Differences between adjustable and fixed loans

A fixed-rate loan features a fixed payment amount over the life of the mortgage. Your property taxes may go up (or rarely, down), and your insurance rates might vary as well. For the most part payment amounts for your fixed-rate mortgage will be very stable.

At the beginning of a a fixed-rate mortgage loan, most of the payment goes toward interest. This proportion reverses itself as the loan ages.

You can choose a fixed-rate loan to lock in a low interest rate. People select fixed-rate loans when interest rates are low and they wish to lock in the lower rate. For homeowners who have an ARM now, refinancing with a fixed-rate loan can provide more consistency in monthly payments. If you have an Adjustable Rate Mortgage (ARM) now, we'd love to assist you in locking a fixed-rate at a favorable rate. Call America's Money Source at (407) 898-7559 for details.

Adjustable Rate Mortgages — ARMs, as we called them above — come in a great number of varieties. ARMs usually adjust every six months, based on various indexes.

Most ARM programs feature a "cap" that protects borrowers from sudden monthly payment increases. Your ARM may feature a cap on interest rate increases over the course of a year. For example: no more than a couple percent per year, even though the underlying index increases by more than two percent. Sometimes an ARM features a "payment cap" that guarantees that your payment can't increase beyond a fixed amount in a given year. Plus, almost all adjustable programs have a "lifetime cap" — your interest rate can never exceed the cap amount.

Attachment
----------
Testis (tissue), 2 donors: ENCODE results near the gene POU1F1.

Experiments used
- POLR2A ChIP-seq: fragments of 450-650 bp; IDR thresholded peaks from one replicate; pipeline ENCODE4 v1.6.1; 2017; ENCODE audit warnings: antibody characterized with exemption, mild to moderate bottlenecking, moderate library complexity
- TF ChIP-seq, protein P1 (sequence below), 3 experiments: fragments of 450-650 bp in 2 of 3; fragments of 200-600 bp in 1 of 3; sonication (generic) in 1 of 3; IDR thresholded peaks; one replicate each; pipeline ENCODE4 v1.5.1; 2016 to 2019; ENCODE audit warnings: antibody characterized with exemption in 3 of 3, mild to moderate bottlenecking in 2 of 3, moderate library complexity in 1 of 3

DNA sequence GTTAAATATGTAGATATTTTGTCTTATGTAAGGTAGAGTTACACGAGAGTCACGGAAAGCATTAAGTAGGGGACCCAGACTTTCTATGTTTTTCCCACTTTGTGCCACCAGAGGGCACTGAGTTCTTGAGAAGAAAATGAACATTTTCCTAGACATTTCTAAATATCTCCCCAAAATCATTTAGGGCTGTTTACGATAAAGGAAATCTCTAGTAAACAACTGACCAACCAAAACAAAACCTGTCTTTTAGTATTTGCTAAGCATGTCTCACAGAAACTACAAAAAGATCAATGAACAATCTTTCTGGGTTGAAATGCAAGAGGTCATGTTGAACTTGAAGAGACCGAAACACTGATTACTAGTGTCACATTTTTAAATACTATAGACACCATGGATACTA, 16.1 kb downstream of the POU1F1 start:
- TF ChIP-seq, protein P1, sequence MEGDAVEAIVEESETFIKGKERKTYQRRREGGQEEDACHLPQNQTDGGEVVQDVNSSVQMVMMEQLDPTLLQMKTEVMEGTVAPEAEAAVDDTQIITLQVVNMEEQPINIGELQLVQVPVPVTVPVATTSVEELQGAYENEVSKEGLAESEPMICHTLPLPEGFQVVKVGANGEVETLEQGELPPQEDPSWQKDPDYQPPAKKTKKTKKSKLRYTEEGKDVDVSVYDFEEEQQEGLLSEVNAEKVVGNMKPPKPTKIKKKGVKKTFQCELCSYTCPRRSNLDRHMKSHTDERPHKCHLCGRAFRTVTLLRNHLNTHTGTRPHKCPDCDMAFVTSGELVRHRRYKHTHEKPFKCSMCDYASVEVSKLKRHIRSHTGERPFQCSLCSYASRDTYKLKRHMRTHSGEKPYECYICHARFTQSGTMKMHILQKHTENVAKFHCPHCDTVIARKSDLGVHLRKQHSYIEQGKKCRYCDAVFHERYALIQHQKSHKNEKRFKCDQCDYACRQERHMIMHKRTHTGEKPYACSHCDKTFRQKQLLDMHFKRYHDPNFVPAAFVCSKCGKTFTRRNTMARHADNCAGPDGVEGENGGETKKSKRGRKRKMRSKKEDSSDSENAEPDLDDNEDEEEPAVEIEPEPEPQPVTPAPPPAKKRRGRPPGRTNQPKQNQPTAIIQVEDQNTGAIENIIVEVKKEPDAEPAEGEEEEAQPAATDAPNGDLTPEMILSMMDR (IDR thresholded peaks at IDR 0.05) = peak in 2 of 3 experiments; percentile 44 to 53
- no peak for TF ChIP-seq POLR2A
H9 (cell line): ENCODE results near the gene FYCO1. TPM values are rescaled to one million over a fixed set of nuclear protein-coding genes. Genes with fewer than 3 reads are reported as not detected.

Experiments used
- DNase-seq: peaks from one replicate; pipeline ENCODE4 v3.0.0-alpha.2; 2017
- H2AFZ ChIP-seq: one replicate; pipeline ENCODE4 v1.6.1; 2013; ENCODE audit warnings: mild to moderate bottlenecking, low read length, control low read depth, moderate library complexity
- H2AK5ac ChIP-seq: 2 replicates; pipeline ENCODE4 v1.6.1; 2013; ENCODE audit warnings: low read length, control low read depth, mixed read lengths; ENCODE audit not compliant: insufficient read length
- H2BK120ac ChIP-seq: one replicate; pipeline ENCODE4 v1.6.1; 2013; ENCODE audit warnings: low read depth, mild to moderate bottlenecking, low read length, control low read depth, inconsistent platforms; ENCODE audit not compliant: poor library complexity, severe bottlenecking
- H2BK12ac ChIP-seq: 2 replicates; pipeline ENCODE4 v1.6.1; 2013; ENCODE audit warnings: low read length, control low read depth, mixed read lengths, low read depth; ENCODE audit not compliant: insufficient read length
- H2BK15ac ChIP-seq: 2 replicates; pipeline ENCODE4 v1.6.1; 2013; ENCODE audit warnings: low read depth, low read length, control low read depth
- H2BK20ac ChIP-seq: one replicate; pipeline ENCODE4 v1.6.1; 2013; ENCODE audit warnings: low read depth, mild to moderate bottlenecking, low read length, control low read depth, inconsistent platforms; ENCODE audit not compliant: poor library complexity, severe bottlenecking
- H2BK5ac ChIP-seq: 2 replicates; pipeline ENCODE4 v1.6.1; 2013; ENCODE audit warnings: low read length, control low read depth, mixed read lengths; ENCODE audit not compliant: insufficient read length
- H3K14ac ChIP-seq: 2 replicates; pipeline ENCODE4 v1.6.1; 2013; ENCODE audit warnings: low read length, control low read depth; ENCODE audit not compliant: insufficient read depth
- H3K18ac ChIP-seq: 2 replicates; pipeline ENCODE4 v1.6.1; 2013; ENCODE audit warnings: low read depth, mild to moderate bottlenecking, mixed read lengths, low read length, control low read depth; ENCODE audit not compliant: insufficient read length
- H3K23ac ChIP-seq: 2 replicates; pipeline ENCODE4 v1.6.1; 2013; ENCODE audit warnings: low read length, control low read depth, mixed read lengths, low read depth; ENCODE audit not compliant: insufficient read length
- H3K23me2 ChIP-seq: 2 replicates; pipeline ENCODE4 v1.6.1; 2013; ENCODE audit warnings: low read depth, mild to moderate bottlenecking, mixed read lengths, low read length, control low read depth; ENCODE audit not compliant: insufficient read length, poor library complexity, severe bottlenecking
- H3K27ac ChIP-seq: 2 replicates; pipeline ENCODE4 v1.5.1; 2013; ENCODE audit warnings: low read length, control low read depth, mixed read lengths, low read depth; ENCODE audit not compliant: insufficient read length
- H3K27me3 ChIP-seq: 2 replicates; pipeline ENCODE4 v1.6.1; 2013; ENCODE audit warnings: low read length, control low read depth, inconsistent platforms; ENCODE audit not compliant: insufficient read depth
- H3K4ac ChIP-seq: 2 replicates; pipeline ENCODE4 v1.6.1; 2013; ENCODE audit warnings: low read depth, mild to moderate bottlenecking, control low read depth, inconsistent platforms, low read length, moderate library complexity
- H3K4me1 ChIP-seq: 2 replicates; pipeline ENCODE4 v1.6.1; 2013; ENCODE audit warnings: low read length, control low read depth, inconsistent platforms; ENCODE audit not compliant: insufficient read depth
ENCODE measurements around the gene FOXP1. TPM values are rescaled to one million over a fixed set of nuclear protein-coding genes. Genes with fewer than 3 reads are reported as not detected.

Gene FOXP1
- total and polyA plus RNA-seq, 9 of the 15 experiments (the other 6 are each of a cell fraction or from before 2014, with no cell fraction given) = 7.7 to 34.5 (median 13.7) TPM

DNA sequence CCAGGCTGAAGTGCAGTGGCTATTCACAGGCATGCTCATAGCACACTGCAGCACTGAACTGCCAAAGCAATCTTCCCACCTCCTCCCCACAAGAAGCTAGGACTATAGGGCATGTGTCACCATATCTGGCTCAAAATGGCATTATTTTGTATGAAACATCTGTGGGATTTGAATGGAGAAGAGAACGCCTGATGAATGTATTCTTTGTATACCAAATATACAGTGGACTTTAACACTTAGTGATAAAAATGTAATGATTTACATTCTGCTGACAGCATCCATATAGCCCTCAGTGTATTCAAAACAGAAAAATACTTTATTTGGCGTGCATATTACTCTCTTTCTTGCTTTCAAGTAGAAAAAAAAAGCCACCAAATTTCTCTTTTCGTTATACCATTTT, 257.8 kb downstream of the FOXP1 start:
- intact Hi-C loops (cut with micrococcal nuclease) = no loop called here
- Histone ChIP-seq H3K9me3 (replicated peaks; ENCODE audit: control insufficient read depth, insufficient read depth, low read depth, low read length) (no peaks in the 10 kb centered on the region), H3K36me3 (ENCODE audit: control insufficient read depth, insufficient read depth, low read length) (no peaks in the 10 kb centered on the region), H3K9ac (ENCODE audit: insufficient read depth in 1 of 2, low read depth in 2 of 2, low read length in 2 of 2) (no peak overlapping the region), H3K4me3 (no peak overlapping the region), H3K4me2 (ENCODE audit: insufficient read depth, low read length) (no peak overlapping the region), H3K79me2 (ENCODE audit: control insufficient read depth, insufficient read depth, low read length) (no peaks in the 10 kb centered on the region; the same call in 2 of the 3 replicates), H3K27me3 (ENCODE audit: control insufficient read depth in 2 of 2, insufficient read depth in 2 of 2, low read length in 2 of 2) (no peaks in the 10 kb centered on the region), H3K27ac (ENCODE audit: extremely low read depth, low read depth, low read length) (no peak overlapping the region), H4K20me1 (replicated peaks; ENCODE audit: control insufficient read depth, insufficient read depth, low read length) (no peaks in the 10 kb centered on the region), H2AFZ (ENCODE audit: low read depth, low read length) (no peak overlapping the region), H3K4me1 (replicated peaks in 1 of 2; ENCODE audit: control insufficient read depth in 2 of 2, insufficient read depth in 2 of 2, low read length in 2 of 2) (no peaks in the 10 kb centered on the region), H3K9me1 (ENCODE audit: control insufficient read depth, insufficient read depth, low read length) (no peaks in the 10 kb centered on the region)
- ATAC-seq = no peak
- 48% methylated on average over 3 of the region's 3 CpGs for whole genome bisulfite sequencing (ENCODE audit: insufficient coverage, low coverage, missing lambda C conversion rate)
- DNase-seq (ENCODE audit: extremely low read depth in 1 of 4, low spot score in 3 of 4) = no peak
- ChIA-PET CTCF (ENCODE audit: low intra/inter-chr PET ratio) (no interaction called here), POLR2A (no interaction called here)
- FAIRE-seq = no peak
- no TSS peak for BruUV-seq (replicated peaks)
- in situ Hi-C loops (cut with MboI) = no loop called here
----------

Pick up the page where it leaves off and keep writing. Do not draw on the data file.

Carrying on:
ARMs most often have their lowest, most attractive rates at the beginning of the loan. They usually guarantee the lower rate from a month to ten years. You may have heard about "3/1 ARMs" or "5/1 ARMs". In these loans, the initial rate is set for three or five years. After this period it adjusts every year. These loans are fixed for 3 or 5 years, then they adjust after the initial period. Loans like this are usually best for people who expect to move in three or five years. These types of ARMs most benefit borrowers who will move before the initial lock expires.

You might choose an Adjustable Rate Mortgage to get a lower introductory rate and plan on moving, refinancing or simply absorbing the higher rate after the initial rate goes up. ARMs are risky if property values decrease and borrowers cannot sell their home or refinance their loan.

Have questions about mortgage loans? Call us at (407) 898-7559. We answer questions about different types of loans every day.

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